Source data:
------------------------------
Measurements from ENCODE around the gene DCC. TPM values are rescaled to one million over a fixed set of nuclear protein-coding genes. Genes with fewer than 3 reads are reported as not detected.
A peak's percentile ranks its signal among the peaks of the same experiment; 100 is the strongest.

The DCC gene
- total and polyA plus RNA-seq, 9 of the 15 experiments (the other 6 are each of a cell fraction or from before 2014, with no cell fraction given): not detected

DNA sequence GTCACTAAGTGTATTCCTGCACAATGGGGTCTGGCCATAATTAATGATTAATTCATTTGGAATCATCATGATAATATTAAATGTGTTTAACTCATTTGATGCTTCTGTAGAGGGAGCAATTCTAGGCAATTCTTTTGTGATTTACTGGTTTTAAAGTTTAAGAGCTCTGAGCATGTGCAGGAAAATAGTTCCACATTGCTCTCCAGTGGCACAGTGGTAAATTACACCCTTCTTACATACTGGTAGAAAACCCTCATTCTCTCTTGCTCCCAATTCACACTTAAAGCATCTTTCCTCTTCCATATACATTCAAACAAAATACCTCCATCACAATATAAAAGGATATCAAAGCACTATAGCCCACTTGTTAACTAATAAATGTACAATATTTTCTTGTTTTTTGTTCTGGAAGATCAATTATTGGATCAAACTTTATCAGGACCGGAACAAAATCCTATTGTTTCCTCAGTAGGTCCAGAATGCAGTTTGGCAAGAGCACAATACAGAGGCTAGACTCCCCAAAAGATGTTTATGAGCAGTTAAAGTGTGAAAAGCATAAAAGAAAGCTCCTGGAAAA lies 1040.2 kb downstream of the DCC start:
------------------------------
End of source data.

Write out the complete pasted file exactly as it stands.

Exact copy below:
Measurements from ENCODE around the gene DCC. TPM values are rescaled to one million over a fixed set of nuclear protein-coding genes. Genes with fewer than 3 reads are reported as not detected.
A peak's percentile ranks its signal among the peaks of the same experiment; 100 is the strongest.

The DCC gene
- total and polyA plus RNA-seq, 9 of the 15 experiments (the other 6 are each of a cell fraction or from before 2014, with no cell fraction given): not detected

DNA sequence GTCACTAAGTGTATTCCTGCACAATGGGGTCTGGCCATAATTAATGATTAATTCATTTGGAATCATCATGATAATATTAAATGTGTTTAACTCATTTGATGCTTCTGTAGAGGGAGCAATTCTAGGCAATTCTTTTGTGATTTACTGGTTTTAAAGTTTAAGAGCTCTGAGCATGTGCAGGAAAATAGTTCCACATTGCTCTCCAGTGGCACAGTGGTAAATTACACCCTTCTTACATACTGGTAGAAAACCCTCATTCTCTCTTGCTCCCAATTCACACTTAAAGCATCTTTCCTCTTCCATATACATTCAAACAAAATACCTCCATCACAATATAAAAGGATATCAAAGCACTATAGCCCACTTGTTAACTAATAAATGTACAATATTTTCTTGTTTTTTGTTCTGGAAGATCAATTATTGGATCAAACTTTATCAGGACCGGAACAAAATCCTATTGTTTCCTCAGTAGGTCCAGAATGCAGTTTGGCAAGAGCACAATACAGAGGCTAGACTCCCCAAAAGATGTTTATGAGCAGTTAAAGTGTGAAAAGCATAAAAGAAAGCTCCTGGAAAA lies 1040.2 kb downstream of the DCC start: